Dr. Katherine Thibault, DPT ~
Dry Needling. It sounds scary and a little intimidating. You may have heard of it and are wondering what it all entails and if you would benefit from it. Dry needling (DN) is a treatment option a DN certified Physical Therapist can perform for a wide range of musculoskeletal disorders. Although it sounds similar to acupuncture, DN and acupuncture have very different training and theory behind them. While acupuncture follows certain meridians for needle placement, DN places small monofilament needles at the exact location of pain. DN can target trigger points within muscles, as well as tendons and bone, if necessary, to improve pain levels and get you back to what you love to do!
DN first came to be in the 1940s after the use of “wet” needling in which corticosteroids, analgesics or saline are injected into muscles and trigger points for pain relief. Several years later, a study was performed which showed no major differences between injecting a substance into painful areas compared to “dry” needling in which no substance is injected. Since then, numerous studies were performed supporting the use of dry needling for musculoskeletal pain. DN is a much safer treatment as it omits the use of medication for pain control.
The main goal of DN is to treat the muscle tissue by decreasing trigger points and reducing pain and inflammation. What exactly is a trigger point you ask? A trigger point is a tight band of muscle fibers that can restrict range of motion and create pain/tenderness. Trigger points cause prolonged or poor contraction of the muscle fibers. They are no longer getting proper blood supply which inhibits the muscle from receiving the oxygen and nutrients it needs to return to its normal state. Additionally, nerves surrounding the trigger point become more sensitized causing the area to feel more sore and painful. Utilizing DN to treat trigger points helps to de-activate the trigger point, releasing the taught fibers. This allows for improved blood flow and can flush out the area to reduce tension. DN needling is also very beneficial for areas of chronic inflammation such as arthritic joints and tendinitis. DN will stimulate blood flow and many cells crucial to the healing progress to start the healing cascade. DN is typically not a stand-alone treatment so it is important to work with your physical therapist to address your other impairments that may be contributing to your pain.
There are several other conditions the therapists at Rye Physical Therapy commonly treat with DN and have very good success, one being tendinopathies. Tendinopathy is the failed healing of a tendon, usually resulting in degeneration of collagen proteins. This condition presents with pain and a reduction in range of motion and flexibility. Tendinopathy typically results from overuse or sudden stress on a tendon. Several tendons susceptible to overuse include the achilles tendon, medial and lateral epicondyle tendons, rotator cuff tendons and the plantar fascia. The best type of DN to address tendinopathy associated pain is known as the pistoning technique. To perform this technique, the therapist will insert the needle and move the needle in an up and down motion, repeatedly hitting the targeted tissue. This will cause a disruption in the chronic degenerative process due to increased bleeding and production of cells necessary to promote healing. Other conditions we see major success with include headaches, rotator cuff pathologies and temporomandibular joint dysfunction. It can even be utilized to treat pain associated with osteoarthritis as certain chemical reactions occur during the needling process causing pain inhibition.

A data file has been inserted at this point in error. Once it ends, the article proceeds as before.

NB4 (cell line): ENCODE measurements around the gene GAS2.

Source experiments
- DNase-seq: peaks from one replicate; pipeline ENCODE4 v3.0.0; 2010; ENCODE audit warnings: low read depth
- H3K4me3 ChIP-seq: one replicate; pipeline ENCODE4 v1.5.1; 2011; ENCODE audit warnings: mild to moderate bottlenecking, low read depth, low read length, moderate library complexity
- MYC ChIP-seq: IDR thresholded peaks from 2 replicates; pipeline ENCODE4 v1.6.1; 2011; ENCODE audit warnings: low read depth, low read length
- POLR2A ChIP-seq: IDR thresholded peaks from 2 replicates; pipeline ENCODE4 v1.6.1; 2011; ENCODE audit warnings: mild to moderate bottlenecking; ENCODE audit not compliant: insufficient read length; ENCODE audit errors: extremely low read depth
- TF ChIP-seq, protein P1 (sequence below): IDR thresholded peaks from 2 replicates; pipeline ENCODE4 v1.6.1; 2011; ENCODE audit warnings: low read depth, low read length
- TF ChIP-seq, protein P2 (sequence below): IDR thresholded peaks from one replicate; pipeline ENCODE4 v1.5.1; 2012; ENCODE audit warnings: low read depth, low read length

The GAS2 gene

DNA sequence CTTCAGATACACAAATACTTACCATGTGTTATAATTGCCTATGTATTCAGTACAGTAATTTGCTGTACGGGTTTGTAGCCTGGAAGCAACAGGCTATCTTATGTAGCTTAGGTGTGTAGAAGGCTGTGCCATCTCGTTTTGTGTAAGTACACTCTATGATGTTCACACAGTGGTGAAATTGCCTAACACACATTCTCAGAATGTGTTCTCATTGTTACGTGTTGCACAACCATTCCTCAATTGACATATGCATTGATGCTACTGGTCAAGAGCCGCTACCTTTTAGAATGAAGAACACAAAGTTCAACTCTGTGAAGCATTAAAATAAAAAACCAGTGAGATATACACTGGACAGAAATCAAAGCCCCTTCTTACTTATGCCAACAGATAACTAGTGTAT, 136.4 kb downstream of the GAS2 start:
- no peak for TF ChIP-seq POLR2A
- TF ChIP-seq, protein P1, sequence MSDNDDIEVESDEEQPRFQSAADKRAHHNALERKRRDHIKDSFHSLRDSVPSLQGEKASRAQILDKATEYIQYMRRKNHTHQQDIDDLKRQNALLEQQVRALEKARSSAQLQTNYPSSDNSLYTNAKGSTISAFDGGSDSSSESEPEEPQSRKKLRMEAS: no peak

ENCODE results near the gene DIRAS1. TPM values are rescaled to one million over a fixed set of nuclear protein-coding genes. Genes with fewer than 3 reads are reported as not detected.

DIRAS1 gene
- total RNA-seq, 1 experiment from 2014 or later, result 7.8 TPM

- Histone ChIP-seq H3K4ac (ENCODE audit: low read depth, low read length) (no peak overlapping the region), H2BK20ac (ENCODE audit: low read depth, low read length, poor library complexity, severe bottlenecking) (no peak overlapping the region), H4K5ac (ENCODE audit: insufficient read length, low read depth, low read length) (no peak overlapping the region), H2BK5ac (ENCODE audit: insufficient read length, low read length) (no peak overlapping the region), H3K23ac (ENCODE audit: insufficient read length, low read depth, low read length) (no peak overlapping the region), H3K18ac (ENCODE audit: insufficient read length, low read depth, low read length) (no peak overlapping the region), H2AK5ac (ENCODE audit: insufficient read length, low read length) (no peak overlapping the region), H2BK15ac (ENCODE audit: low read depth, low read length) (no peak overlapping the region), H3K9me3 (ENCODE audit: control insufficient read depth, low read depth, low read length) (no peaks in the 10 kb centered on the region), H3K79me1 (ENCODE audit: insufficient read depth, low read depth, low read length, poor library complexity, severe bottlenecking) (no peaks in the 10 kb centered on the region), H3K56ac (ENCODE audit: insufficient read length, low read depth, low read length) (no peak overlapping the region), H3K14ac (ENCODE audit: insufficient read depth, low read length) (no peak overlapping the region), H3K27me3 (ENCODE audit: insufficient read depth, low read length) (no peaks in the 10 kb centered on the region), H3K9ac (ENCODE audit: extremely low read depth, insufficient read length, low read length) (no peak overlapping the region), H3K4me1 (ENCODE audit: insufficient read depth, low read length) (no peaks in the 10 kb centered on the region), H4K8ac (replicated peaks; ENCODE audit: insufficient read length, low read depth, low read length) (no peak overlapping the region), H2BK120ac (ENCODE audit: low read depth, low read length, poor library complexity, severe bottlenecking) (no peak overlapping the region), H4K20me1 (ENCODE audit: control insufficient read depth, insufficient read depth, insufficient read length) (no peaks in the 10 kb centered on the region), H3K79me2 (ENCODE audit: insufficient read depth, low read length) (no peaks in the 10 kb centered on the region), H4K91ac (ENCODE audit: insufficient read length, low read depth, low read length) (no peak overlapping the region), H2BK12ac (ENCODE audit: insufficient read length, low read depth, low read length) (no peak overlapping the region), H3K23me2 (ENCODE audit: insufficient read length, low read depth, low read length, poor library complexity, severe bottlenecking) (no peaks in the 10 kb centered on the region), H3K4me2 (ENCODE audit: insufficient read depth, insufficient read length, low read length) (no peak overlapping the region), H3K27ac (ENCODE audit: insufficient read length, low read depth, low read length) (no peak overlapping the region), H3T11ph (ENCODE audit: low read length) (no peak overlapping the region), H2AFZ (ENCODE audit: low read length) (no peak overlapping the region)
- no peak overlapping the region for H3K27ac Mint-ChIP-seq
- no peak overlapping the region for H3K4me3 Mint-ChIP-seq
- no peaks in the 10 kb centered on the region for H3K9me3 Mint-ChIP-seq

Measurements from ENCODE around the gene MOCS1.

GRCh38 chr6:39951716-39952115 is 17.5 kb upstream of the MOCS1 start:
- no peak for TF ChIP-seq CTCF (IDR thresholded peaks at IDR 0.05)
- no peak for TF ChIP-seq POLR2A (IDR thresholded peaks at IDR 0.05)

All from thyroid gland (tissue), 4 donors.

So, you’ve opted to try DN and are wondering exactly what to expect. If you are a new patient, your physical therapist will perform a detailed evaluation and identify your specific impairments. For the procedure, you will be placed in a comfortable position in which the therapist can easily access the location they will be dry needling. The area will be sterilized, and the therapist may palpate to feel for trigger points before carefully inserting the needles into the proper area. At times, the needles may be uncomfortable to insert but once in you shouldn’t continue to feel any lasting pain. Although it may sound even more intimidating, electrical stimulation will typically be hooked up to the needles. Once the electrical stimulation unit is on you will feel a comfortable pulsing sensation. The electrical stimulation is used to further promote increased blood flow and pain relief, enhancing the benefits of the needles. The whole procedure will last for about 10-30 minutes and the needles will then be removed. Immediately following, you may feel some generalized soreness to the area which typically resolves within 24 hours. It’s important to note not everyone is a candidate for DN. Those with needle phobias, metal allergies, clotting or bleeding disorders, pregnancy or lymphedema should avoid DN. DN is a great treatment option so if you would like to give it a try, please don’t hesitate to reach out to us here at Rye Physical Therapy!
Dry Needling Institute. (2018). Dry Needling for Craniofacial, Cervicothoracic and Upper Extremity Conditions. Montgomery, AL: Dr James Dunning.https://www.footdoctorscolorado.com/library/dry-needling-targeting-your-trigger-points.cfm